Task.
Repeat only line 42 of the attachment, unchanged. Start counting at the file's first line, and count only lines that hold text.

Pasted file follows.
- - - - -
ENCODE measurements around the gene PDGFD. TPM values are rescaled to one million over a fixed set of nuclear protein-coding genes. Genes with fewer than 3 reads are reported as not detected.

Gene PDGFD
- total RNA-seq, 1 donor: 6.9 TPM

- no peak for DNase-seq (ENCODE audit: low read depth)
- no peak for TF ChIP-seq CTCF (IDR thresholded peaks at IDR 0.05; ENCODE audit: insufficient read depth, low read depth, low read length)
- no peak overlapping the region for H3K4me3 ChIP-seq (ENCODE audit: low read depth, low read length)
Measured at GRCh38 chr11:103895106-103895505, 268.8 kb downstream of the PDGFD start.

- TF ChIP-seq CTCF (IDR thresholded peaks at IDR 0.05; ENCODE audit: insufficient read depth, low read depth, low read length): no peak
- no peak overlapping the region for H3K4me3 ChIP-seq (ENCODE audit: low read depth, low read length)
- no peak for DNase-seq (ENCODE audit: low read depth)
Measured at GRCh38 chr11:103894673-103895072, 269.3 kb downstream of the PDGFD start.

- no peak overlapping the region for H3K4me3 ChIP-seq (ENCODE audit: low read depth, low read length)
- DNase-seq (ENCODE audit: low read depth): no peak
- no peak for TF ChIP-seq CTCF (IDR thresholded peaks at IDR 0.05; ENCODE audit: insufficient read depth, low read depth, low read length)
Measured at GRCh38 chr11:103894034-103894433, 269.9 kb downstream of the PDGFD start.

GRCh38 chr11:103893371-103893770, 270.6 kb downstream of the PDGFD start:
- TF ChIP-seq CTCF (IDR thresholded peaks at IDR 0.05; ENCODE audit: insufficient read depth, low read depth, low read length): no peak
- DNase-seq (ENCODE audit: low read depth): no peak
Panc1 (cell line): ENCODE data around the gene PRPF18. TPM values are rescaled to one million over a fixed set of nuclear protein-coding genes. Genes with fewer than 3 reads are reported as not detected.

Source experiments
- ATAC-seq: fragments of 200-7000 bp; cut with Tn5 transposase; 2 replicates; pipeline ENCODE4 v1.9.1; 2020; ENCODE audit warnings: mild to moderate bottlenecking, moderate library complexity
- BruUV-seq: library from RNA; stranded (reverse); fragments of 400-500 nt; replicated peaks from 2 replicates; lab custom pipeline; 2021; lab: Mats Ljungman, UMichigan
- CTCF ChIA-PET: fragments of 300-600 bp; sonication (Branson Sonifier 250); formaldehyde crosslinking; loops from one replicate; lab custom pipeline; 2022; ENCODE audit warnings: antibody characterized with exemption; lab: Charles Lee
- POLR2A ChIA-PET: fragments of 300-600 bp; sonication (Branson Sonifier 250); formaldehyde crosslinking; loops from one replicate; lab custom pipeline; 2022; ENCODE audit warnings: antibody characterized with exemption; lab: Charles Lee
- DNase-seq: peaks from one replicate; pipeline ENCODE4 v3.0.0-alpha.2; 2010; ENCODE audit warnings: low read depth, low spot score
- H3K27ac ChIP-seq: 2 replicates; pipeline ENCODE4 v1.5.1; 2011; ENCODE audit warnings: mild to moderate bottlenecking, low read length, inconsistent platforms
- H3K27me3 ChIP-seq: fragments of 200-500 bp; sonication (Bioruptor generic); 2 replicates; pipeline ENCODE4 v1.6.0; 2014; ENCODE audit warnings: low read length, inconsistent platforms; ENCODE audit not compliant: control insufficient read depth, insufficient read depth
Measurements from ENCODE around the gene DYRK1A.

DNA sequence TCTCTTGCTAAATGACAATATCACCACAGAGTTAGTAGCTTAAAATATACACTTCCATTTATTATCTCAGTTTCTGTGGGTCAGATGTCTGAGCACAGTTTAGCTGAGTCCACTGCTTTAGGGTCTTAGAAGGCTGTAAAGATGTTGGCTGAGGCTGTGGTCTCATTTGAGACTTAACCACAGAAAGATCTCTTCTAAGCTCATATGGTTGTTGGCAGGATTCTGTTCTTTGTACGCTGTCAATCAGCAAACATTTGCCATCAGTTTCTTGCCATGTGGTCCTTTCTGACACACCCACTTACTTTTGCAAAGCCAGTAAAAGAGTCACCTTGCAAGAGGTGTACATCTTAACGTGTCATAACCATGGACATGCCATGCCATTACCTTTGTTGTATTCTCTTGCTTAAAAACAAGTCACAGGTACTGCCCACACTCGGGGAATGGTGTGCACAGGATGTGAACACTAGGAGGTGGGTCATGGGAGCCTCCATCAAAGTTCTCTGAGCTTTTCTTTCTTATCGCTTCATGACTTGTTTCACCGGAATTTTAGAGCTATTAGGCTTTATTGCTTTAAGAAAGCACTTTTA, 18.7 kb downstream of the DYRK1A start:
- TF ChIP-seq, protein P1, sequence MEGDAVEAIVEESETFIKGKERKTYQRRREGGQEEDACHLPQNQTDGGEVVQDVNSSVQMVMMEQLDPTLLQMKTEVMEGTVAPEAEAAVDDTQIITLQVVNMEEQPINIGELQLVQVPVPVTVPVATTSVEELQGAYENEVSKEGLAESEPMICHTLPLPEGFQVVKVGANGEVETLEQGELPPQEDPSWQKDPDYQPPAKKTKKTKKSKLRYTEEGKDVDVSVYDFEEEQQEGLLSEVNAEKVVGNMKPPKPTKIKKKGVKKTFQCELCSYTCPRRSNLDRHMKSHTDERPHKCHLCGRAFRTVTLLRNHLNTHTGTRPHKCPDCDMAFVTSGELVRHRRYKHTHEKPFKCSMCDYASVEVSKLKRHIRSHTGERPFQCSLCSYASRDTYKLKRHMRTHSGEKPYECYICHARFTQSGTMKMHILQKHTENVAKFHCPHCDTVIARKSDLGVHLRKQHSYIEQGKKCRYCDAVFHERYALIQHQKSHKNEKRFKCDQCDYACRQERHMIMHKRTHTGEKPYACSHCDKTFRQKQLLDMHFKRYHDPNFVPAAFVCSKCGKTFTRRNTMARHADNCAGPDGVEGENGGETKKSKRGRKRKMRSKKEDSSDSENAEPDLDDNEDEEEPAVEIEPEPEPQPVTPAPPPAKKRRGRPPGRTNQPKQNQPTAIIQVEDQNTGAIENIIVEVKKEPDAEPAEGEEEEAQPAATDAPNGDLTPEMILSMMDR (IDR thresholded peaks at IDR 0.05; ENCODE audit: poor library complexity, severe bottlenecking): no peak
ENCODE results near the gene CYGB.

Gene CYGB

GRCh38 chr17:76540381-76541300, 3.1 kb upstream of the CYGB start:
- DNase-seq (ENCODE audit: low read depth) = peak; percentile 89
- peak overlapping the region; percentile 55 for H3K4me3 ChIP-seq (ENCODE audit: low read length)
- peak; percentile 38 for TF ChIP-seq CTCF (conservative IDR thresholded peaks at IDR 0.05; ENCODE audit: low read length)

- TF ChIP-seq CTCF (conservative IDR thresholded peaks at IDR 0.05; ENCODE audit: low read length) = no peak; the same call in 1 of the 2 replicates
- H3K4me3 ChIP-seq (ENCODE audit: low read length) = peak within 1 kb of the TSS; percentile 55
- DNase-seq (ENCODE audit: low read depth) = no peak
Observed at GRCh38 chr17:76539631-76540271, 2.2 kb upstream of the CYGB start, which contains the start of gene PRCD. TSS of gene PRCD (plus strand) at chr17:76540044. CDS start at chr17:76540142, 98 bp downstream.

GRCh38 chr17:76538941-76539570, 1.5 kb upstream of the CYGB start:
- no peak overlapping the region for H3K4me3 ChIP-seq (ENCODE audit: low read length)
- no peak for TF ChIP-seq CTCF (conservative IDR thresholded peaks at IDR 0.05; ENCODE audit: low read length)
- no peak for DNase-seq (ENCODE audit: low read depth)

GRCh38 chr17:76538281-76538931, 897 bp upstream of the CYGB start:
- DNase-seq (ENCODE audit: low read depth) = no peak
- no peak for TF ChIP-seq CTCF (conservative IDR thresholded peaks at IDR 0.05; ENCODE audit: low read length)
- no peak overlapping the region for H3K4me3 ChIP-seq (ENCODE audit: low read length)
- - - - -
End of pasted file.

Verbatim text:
- no peak overlapping the region for H3K4me3 ChIP-seq (ENCODE audit: low read length)